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Power of Attorney Abuse in Maryland
by Jill A. Snyder, Esq.
Law Office of Jill A. Snyder, LLC

I.         Manifestations of Power of Attorney Abuse

    • Typically committed by relatives and caregivers, but also by opportunistic strangers who take advantage of an opportunity to exploit a vulnerable adult.
    • May be unintentional in instances where the agent does not understand her role and the duties owed to the principal.
    • Abuse of the agent’s authority may occur because agents typically have broad decision-making authority and act without court oversight or any other form of monitoring.
    • Abuse may occur regarding the creation of a power of attorney (“POA”) by forging the principal’s signature, having a principal sign a POA who lacks decision-making capacity, having an agent appointed by the principal as a result of undue influence, fraud, or misrepresentation by the agent.
    • Examples of an agent’s abuse of authority include:  making unauthorized withdrawals from the principal’s bank account, cashing checks that should have been deposited to the principal’s account, and threatening the principal that she will lose her home or her care if she doesn’t convey property or financial control of her assets to another person.

II.        Efforts in Maryland to Curb Power of Attorney Abuse

    • The Maryland General Assembly enacted the Maryland General and Limited Power of Attorney Act in 2010 which was designed to increase both the accountability of agents and acceptance of POAs by financial institutions.  This Act is also known as “Loretta’s Law” based on a woman whose niece stole $449,000 from her through the improper use of a power of attorney.
    • The new law helps to curb abuse by:

      1.  Requiring POAs to be notarized and requiring that the principal and the witnesses are together when the document is signed.
      2.  Allowing a principal, guardian, governmental agency, personal representative, or successor in interest of the principal’s estate to demand an accounting by the agent of receipts, disbursements, or transactions conducted on the principal’s behalf.
      3.  Enabling certain people to petition the court to construe a POA or review the agent’s conduct even if they are not authorized to demand an accounting from the agent.  This includes principal’s spouse, parent, descendant, heir, named beneficiary, caregiver, or person asked to accept the POA.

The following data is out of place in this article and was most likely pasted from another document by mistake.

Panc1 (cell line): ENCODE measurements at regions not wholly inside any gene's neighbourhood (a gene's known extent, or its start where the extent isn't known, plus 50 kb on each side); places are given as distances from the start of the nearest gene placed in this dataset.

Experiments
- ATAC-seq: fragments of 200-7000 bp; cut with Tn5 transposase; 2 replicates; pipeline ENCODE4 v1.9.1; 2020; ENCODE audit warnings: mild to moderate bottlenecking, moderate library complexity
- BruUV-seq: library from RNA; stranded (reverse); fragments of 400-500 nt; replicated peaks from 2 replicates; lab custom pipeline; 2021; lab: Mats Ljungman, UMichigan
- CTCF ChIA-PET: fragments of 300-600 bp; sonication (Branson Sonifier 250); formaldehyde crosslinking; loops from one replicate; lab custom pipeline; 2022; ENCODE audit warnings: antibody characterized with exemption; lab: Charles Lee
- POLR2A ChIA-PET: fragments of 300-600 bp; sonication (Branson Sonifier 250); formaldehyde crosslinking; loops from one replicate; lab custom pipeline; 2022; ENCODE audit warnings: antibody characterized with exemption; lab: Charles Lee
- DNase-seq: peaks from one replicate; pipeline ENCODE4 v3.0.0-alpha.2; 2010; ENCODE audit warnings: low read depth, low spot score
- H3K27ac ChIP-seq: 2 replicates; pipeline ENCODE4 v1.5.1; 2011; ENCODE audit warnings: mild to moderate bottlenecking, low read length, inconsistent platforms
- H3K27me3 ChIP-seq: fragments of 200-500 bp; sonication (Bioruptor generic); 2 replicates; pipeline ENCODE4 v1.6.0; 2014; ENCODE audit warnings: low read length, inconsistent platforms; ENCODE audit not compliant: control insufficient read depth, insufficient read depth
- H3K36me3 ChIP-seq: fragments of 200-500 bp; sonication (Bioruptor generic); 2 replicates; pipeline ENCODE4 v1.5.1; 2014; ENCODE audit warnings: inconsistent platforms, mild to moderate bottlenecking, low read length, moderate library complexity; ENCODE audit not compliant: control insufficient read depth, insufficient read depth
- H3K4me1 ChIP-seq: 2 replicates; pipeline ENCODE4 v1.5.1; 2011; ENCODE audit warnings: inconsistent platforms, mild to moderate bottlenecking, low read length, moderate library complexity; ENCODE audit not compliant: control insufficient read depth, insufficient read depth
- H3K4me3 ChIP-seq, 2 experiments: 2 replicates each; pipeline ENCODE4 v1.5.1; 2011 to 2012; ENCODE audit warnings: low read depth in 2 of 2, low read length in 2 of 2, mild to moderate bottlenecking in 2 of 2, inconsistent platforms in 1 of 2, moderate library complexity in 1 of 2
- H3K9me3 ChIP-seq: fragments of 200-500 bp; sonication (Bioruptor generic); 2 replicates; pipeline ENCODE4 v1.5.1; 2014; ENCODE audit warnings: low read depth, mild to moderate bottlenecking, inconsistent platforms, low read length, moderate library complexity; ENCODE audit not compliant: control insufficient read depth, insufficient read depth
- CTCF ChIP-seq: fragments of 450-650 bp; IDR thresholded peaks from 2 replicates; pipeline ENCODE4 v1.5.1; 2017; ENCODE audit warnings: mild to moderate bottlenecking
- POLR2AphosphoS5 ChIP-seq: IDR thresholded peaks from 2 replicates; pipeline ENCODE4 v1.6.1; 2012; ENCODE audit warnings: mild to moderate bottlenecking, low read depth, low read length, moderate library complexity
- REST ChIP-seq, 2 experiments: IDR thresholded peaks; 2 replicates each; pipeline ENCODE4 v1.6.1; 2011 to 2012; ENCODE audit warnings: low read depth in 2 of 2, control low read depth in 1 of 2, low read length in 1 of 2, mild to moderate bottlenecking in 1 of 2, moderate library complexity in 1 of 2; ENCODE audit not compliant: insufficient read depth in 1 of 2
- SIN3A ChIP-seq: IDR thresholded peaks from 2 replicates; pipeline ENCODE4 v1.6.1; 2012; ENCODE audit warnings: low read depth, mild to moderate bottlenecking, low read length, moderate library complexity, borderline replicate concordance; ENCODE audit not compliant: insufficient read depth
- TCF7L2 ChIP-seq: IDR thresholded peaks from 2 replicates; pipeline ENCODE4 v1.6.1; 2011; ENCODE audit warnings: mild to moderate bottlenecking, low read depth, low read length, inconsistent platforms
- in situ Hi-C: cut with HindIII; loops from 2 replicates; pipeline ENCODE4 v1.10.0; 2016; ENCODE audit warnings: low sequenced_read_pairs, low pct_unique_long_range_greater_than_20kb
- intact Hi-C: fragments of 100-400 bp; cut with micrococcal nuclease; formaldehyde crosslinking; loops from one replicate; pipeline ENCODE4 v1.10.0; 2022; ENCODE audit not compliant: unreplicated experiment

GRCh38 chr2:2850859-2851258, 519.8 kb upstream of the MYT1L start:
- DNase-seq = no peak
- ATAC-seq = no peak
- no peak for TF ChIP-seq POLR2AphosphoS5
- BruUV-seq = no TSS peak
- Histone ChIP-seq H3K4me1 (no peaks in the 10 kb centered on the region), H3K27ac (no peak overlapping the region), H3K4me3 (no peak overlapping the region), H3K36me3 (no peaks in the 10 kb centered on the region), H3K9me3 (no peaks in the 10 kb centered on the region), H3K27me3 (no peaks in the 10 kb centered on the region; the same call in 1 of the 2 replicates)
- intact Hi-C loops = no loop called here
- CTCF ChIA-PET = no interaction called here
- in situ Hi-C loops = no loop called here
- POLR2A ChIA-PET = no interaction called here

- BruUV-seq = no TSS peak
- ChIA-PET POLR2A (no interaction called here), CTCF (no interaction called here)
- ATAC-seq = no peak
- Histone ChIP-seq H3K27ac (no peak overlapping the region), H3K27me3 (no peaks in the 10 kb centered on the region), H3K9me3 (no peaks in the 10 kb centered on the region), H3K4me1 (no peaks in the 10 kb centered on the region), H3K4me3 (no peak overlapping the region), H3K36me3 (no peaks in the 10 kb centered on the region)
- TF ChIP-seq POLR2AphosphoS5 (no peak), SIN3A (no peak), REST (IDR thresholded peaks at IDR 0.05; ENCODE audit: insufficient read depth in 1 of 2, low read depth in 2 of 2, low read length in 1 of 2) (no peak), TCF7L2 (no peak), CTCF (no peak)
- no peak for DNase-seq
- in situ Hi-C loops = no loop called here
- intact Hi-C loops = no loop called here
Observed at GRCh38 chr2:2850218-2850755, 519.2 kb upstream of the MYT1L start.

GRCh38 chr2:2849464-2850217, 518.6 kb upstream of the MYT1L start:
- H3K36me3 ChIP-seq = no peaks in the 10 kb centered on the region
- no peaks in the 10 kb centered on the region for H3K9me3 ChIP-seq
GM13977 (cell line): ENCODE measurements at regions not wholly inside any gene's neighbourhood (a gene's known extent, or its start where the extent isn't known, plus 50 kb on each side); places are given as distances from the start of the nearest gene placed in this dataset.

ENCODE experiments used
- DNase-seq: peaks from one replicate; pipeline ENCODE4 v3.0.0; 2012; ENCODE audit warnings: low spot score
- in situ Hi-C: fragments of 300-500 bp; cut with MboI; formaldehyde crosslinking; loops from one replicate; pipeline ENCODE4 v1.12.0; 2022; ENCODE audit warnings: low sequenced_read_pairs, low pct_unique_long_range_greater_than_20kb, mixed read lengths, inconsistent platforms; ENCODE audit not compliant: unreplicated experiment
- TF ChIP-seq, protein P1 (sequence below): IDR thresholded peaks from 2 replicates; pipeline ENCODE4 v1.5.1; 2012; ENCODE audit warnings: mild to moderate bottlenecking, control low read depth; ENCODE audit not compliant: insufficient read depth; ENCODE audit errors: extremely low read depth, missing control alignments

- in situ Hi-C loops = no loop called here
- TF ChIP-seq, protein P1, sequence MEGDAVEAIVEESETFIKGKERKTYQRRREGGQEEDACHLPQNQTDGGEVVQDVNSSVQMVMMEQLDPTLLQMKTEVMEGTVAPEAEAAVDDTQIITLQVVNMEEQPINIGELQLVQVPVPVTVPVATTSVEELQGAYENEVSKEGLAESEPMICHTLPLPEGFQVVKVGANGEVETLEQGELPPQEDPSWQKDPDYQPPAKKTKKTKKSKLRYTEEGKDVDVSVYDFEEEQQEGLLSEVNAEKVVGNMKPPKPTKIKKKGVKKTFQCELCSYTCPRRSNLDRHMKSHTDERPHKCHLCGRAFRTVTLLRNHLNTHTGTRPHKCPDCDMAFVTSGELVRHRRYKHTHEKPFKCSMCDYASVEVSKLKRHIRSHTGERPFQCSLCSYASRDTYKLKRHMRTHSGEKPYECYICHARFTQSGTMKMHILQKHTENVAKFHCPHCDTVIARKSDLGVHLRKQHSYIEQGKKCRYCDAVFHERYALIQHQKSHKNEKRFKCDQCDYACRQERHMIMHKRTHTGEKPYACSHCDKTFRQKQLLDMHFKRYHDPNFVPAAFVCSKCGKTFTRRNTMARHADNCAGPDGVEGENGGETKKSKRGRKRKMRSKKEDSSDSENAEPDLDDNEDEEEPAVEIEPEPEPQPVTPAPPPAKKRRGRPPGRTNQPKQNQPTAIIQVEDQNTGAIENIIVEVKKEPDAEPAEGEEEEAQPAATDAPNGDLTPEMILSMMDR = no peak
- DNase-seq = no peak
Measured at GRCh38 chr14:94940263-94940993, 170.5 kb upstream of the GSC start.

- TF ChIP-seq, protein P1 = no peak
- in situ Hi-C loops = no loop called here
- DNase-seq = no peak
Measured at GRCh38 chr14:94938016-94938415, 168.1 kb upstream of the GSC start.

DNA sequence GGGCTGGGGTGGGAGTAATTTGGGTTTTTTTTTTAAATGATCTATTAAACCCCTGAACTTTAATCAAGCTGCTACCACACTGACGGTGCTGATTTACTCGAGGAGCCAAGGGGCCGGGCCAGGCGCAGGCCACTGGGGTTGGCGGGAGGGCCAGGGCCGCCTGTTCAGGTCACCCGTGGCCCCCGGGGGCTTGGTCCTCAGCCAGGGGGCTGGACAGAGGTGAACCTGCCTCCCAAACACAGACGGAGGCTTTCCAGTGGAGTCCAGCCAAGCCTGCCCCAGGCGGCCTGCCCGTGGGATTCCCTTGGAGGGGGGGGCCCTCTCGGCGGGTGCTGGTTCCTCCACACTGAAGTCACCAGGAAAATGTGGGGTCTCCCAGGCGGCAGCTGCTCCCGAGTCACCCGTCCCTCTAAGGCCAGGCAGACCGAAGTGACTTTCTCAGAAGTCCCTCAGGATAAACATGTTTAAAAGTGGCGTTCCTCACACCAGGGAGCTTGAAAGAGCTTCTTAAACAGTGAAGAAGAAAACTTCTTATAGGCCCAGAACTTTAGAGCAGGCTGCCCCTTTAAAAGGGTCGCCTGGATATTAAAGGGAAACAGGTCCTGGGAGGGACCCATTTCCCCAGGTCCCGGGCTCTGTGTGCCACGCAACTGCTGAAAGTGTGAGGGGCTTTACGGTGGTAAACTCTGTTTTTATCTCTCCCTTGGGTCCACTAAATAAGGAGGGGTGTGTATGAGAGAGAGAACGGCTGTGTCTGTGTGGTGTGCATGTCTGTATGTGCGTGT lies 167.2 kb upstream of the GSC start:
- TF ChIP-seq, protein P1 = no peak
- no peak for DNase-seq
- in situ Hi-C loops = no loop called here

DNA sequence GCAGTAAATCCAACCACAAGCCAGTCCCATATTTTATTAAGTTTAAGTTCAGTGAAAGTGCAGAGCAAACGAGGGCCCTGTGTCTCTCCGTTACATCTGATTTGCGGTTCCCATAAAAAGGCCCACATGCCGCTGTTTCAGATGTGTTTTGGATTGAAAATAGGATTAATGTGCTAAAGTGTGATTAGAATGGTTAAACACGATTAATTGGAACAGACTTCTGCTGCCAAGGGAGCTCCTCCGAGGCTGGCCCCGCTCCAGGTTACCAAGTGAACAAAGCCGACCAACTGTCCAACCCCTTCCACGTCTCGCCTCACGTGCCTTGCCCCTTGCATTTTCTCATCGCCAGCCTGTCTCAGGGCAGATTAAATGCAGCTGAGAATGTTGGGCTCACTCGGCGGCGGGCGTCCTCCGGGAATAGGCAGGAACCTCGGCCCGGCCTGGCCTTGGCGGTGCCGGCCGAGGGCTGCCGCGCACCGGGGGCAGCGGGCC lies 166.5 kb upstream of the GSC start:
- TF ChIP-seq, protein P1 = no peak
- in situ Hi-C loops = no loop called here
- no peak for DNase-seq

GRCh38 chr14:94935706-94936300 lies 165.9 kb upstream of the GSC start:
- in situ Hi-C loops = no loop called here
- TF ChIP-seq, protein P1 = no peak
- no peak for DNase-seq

4.  Prohibiting an agent from compensating herself from the principal’s funds unless the POA specifically provides otherwise and such compensation is reasonable.
      5.  Outlining the duties of an agent, and specifies which duties may be modified by the principal in the POA.
            a.  Duties that can be modified by the principal: avoiding a conflict of interest, acting loyally, keeping all records, and attempting to preserve the principal’s estate plan. 
            b.  Duties that cannot be modified by the principal:  acting with care, competence, and diligence in accordance with the principal’s expectations and best interest, and acting within the scope of authority granted by the principal.

III.      Non-Statutory Ways to Reduce the Potential for Power of Attorney Abuse

    • Hire an attorney to draft your POA because the attorney can help assess whether the principal has the capacity and is freely executing a POA, assist in the selection of appropriate people to serve as agents, explain safeguards that can be included in your POA to reduce the risk of abuse, educate your designated agent regarding her duties, and physically hold the original executed POA on behalf of the principal until it needs to be utilized.
    • Notify your family members and financial institutions that you have granted power of attorney to another person so that they can be on the lookout for unusual activity.
    • Add provisions in your POA to address the agent’s ability or inability to make gifts, commingle funds, change beneficiary designations, personally benefit, and receive compensation.
    • Consider adding a requirement in your POA that your agent must account to a third party on a regular basis.
    • Don’t sign a POA without understanding its contents and risks.
    • Don’t give authority over your assets to someone unless you have reason to absolutely trust that person and believe her to be capable of managing your assets.
    • If you wish to revoke an agent’s power, do so in writing and make sure that your family members and financial institutions are notified that you have revoked the agent’s power.

IV.      Ways to Reduce the Risk of Other Forms of Financial Abuse

    • Review your bank statements for unauthorized payments or withdrawals.
    • Use direct deposit for your recurring distributions such as social security and pension payments.
    • Don’t re-title your assets to another person or make another person a joint owner on your accounts.
    • Don’t sign blank checks for another person to fill in the amount.
    • Don’t give another person control over your ATM card.
V.        What to do if Financial Abuse Occurs

If you suspect that you or another vulnerable adult is being financially exploited, call the Maryland Department of Human Resources at 1-800-917-7383.  The Department will contact Adult Protective Services in the appropriate county to investigate.  You can also contact an attorney of your choice for advice regarding immediate steps to take to prevent further abuse.
For assistance with your estate planning needs, please contact the Law Office of Jill A. Snyder, LLC at (410) 864-8788
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